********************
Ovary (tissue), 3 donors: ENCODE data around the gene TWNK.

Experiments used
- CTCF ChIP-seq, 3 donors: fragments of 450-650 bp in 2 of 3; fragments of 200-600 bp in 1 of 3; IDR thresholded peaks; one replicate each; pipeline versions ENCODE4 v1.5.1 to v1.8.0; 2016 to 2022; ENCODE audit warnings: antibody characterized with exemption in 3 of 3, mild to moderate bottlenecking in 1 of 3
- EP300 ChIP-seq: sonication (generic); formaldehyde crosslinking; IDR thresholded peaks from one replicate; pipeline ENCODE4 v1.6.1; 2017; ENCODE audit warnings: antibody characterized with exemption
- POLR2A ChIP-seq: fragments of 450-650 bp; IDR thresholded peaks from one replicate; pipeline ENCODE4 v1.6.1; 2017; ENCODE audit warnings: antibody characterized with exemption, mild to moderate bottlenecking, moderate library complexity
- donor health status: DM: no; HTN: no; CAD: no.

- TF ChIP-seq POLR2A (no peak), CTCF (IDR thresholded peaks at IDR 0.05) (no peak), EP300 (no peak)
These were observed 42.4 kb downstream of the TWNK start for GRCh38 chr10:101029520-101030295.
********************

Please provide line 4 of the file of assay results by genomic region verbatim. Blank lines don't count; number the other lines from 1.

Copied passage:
- EP300 ChIP-seq: sonication (generic); formaldehyde crosslinking; IDR thresholded peaks from one replicate; pipeline ENCODE4 v1.6.1; 2017; ENCODE audit warnings: antibody characterized with exemption